Feature Friday: Capital One Partners with Uber for Discounted Rides

By Jim Bruene on April 24, 2015 4:37 PM | Comments

This week, Capital One launched a national marketing promotion with Uber that provides a 20% rebate on rides for one year. And unlike many (most?) card offers, it's good for both new and existing Capital One customers. However, it applies only to the bank's Quicksilver cash-back card, so I'm out of luck with my Capital One Venture card.

But they did throw us non-Quicksilver customers a bone yesterday, with an email (see below) offering two free Uber rides (up to $30 each). For me, that's probably about the same as the 20% rebate, so I was ready to fire up the app and swap out my Bank of America card. But wait, there's that pesky fine print again. It turns out the free rides are only for new Uber customers. Out of luck again.


Overall, this is a great promotion. The bank gets both new cardholders plus a pile of Capital One cards stored in Uber's app, a great retention tool (the primary goal?) along with a long-term revenue stream (albeit, not enough to recoup the cost of the 20% rebates, unless Uber is picking up a big chunk of the rebate).

The only thing I don't like is the disingenuous email to non-Quicksilver customers. Capital One alludes to the fact that the free rides are for new Uber users (see highlighted body copy in screenshot below). But that statement is easy to overlook or misinterpret. It's only when you get to the tiny type below, which is further hidden in a gray background (see highlighted fine print below), that the "new Uber customer" requirement is explicitly stated.

Why not just come out an say it clearly in the body of the email (or even in the subject line)? Existing Uber customers are going to find anyway when they try to redeem. Just be clear up front and save everyone the hassle! Better yet, don't send the email to cardholders who are already using Uber (that could have been determined with an email match for me).

Final thought. Why not provide all cardholders an incentive to enter any Capital One card into the Uber app? For rewards cardholders remind them they can pay for their Uber rides with points (eg. Purchase Eraser). Or how about a sweeps? For example, one out of every 100 rides (or 1,000) are free to Capital One cardholders until May 30. That could be funded through interchange alone.


Capital One email to its Venture cardholders (23 April 2015)
Note: Highlighting mine



The Netbanker Blog Moves to Finovate.com

By Jim Bruene on April 13, 2015 12:59 PM | Comments

I started the Netbanker blog 11 years ago with three sentences about the new "local option" for Google Adwords. Initially, it was a password-protected service exclusively for our Online Banking Report subscribers. But in 2006, we followed global trends by opening it to anyone free of charge. And 2,500 posts later, it's still that way.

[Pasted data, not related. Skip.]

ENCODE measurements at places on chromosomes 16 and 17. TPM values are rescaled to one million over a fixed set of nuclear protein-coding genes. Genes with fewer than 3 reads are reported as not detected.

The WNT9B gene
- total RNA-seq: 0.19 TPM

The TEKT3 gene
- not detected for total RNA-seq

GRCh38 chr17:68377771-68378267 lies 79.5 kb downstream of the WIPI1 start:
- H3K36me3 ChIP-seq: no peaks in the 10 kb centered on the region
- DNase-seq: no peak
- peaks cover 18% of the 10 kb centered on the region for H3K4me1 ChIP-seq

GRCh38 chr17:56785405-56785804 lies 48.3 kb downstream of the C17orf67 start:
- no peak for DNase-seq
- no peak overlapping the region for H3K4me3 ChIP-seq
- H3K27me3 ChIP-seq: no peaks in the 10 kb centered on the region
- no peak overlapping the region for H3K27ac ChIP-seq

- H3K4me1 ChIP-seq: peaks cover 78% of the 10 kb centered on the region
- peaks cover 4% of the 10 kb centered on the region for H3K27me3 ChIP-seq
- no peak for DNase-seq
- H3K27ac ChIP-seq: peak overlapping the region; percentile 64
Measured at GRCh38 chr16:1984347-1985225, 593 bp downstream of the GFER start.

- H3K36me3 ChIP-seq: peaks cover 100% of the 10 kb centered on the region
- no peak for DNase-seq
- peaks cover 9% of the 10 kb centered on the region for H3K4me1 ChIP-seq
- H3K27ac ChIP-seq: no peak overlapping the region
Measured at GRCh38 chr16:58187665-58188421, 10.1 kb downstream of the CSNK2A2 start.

This week, we begin a new era as we merge the Netbanker blog with our Finovate blog to form a single place where you can read the musings of myself and our two full-time writers, Julie Schicktanz and David Penn. I will continue to focus on the user experience at financial institutions while also tracking fintech startup activity (like this). David and Julie primarily report on the extensive activities of our more than 700 Finovate alumni. 

What Happens Next
You don't need to do anything to continue reading Netbanker. Later this week, we'll point the RSS feed to the Finovate blog. And if you read this by email, we will be merging this list with our Finovate blog email list. If you end up with two feeds or two emails, you can unsubscribe by following the instructions at the bottom of the email. And if you are looking for an older item, you'll find all 2,867 Netbanker posts archived at the Finovate blog. 

I will continue to tweet via Netbanker while alumni and event-related items are tweeted from Finovate or the FinDEVr account. 

Thanks to everyone who've been reading along. Please drop me a note if you have any questions. And I'll see you over at Finovate.com.

Categories: Finovate

Future Friday: Drastically Downsizing the Bank "Branch"

By Jim Bruene on April 3, 2015 12:28 PM | Comments

bank popup.jpg

The number of traditional bank branches (1,000+ square feet, fully staffed) is on the decline. In some European countries, more than half have already disappeared. U.S. bank branches are down only 5% from the peak (see inset, note 1), but the trend will gain momentum as leases expire and revenues are squeezed.

number of bank branches dbr.jpg

While I appreciate the helpful people and wide-open spaces, most (note 2) bank branches are just too costly to support the declining "non digital" customer base. That has led to eerily empty branches (not exactly a great branding statement) which no longer generate enough new business to pay their way (although they often still support large legacy-deposit bases making them seem profitable).

Consider the four cornerstones of branch value:

1. Opening accounts, especially for someone new to the bank
2. Servicing accounts, especially when there is a "problem"